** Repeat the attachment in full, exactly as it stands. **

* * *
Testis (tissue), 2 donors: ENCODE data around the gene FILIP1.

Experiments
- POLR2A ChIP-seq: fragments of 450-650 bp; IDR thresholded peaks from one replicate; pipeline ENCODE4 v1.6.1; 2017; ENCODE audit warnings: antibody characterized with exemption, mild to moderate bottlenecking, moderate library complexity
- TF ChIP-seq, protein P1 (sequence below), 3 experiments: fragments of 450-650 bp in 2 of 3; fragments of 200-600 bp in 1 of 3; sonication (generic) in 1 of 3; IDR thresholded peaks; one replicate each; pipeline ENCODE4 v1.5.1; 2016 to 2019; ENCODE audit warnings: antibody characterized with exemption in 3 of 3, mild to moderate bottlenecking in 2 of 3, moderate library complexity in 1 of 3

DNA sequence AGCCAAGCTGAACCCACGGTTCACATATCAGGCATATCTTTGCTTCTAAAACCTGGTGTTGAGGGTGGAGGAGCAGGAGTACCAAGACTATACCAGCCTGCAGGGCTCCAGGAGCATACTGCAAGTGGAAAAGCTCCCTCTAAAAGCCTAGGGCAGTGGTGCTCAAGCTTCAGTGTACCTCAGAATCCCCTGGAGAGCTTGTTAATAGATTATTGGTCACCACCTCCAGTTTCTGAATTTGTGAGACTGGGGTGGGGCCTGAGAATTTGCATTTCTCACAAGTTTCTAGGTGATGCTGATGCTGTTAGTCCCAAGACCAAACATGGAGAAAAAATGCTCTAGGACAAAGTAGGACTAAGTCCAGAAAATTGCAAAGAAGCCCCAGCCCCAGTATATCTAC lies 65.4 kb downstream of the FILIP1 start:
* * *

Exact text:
Testis (tissue), 2 donors: ENCODE data around the gene FILIP1.

Experiments
- POLR2A ChIP-seq: fragments of 450-650 bp; IDR thresholded peaks from one replicate; pipeline ENCODE4 v1.6.1; 2017; ENCODE audit warnings: antibody characterized with exemption, mild to moderate bottlenecking, moderate library complexity
- TF ChIP-seq, protein P1 (sequence below), 3 experiments: fragments of 450-650 bp in 2 of 3; fragments of 200-600 bp in 1 of 3; sonication (generic) in 1 of 3; IDR thresholded peaks; one replicate each; pipeline ENCODE4 v1.5.1; 2016 to 2019; ENCODE audit warnings: antibody characterized with exemption in 3 of 3, mild to moderate bottlenecking in 2 of 3, moderate library complexity in 1 of 3

DNA sequence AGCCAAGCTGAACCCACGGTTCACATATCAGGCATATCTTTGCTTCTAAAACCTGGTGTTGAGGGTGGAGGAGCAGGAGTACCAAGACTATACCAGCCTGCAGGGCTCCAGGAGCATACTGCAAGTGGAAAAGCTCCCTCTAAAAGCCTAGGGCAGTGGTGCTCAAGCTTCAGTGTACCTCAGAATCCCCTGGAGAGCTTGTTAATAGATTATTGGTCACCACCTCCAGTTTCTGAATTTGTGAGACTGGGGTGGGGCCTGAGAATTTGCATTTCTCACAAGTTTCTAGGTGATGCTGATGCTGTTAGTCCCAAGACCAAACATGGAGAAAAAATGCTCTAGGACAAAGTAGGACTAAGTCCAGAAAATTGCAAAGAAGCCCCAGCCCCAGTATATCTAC lies 65.4 kb downstream of the FILIP1 start: